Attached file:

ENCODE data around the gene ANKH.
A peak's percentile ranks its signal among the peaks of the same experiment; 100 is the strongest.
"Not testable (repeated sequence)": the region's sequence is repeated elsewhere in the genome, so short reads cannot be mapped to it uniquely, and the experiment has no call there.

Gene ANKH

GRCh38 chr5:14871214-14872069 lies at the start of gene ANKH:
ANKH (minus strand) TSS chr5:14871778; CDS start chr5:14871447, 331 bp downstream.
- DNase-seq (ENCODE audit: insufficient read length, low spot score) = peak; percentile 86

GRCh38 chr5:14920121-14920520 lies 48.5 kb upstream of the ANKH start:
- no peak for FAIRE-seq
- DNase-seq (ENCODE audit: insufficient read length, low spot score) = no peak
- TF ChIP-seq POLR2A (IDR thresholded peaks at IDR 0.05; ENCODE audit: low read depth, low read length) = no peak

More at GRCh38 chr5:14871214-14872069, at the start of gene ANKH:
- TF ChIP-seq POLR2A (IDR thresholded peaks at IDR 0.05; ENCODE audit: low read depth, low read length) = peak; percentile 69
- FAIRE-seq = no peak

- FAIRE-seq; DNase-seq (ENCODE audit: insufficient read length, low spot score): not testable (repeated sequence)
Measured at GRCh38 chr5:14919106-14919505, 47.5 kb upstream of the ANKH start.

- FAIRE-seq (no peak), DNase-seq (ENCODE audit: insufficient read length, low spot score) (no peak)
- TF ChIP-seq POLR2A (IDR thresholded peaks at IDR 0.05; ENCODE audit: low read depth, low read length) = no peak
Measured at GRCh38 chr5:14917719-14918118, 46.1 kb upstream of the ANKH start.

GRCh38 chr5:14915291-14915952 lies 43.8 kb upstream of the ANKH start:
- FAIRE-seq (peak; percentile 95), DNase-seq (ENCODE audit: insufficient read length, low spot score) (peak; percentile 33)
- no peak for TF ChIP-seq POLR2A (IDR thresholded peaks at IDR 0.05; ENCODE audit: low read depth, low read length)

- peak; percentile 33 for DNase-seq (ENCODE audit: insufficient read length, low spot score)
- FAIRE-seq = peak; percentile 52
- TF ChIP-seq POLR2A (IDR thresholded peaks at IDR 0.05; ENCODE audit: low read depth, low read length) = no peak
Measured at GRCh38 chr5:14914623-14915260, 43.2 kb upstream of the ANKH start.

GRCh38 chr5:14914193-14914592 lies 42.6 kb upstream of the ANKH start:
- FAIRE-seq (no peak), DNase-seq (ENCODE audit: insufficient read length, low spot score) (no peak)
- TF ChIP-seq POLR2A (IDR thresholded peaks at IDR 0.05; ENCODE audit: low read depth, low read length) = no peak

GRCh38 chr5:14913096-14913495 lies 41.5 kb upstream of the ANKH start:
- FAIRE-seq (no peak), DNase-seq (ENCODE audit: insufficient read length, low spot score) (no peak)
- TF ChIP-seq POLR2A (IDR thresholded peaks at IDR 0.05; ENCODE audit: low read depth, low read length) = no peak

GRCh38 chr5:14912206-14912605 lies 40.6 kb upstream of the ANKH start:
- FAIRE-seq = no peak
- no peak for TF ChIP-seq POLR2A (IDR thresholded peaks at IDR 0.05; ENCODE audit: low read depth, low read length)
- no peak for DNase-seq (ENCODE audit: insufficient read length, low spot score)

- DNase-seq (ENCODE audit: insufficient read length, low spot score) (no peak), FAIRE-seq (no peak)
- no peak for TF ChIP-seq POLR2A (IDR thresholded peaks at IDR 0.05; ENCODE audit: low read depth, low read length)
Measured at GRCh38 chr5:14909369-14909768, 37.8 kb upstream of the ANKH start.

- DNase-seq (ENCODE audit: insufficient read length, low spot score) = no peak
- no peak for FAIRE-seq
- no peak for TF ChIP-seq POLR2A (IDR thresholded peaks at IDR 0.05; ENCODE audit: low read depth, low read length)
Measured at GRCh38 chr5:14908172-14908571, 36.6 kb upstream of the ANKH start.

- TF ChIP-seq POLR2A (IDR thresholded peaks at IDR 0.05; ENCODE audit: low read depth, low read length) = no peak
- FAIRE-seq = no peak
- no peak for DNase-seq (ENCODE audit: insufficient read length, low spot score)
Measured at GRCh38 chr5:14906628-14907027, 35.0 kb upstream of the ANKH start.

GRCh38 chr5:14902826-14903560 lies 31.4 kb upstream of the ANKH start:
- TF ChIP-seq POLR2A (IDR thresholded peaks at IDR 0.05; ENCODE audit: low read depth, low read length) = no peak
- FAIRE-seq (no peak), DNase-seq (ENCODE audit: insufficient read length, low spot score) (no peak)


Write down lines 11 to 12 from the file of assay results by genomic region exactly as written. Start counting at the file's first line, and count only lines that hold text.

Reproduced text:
- TF ChIP-seq POLR2A (IDR thresholded peaks at IDR 0.05; ENCODE audit: low read depth, low read length) = no peak

More at GRCh38 chr5:14871214-14872069, at the start of gene ANKH: